Woman Suffrage Postcard

Woman Suffrage Postcard

Description
Women countered the argument that they were too pure for the dirty business of politics by invoking the Progressive Era’s belief in “social housekeeping.” The logical extension of women’s ability to clean and order their homes was to apply those skills to clean and remedy the ills of society. Some postcards used images of children to project a nonthreatening image of women voters.
The postcard was part of a 1911 campaign for suffrage in California, which by a state-wide referendum in that year became the sixth state to approve woman’s suffrage.
The National American Woman Suffrage Association began a postcard campaign in 1910, partly to raise awareness of the cause and partly as a fundraiser. The cards could be funny, serious, or sentimental. Some employed powerful patriotic symbols and logical arguments to make their case for woman’s right to vote.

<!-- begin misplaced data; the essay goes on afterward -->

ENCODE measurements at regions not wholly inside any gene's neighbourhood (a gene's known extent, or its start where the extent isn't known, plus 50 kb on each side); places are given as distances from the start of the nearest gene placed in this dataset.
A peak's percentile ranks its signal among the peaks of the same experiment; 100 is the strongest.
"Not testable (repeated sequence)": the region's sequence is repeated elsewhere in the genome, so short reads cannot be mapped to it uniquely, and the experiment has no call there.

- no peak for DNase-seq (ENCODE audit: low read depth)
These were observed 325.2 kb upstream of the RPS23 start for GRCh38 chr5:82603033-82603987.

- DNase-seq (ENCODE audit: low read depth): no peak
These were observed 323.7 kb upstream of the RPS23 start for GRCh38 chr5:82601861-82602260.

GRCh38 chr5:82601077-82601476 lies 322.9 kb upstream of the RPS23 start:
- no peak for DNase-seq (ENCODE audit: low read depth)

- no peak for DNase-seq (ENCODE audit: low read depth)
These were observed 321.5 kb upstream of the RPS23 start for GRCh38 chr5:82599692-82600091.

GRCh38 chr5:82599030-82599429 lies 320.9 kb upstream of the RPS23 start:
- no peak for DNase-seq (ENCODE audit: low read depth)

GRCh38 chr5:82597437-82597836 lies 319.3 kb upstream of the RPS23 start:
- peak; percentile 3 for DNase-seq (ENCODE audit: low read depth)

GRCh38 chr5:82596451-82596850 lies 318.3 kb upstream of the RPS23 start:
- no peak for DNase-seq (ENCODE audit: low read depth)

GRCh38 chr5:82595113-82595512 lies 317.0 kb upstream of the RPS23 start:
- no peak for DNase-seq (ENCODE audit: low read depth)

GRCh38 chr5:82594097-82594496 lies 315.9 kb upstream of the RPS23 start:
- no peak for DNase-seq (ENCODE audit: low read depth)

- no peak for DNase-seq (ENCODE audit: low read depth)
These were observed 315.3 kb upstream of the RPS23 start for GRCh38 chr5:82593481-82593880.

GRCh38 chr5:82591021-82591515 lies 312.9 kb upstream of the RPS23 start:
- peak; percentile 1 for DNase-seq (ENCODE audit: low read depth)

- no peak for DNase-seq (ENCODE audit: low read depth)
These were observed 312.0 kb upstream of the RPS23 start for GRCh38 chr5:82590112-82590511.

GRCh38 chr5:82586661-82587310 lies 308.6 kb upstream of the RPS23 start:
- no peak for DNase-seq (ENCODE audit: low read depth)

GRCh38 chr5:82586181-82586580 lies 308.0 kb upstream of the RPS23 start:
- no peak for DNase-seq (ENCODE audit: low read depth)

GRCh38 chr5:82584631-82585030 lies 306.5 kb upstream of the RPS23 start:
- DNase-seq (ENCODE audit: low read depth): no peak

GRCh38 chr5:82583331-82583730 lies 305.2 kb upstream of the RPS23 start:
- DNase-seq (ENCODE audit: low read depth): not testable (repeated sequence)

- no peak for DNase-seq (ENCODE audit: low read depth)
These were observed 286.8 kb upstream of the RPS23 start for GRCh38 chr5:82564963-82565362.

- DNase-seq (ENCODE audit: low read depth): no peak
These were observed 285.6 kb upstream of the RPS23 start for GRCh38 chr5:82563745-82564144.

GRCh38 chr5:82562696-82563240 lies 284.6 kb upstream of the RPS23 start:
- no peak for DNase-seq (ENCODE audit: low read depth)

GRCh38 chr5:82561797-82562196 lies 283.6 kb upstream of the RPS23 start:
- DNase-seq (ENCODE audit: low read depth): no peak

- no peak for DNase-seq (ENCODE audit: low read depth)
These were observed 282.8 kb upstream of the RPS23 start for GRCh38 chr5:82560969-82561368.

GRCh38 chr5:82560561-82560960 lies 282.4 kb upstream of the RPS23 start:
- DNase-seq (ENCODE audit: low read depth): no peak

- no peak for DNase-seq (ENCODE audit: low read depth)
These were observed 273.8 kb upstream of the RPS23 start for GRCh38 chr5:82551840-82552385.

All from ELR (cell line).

Location
Currently not on view
Object Name
postcard
date made
1915
associated date
1915
associated institution
National Woman Suffrage Publishing Company Incorporated
place made
United States: New Jersey, Elizabeth
Physical Description
paper (overall material)
Measurements
overall: 5 1/2 in x 3 1/2 in x 1/4 in; 13.97 cm x 8.89 cm x .635 cm
ID Number
1979.0939.59
accession number
1979.0939
catalog number
1979.0939.59
Credit Line
Edna L. Stantial
subject
Women's Suffrage
Postcards
Politics
See more items in
Political and Military History: Political History, Campaign Collection
Government, Politics, and Reform
Woman Suffrage
Data Source
National Museum of American History

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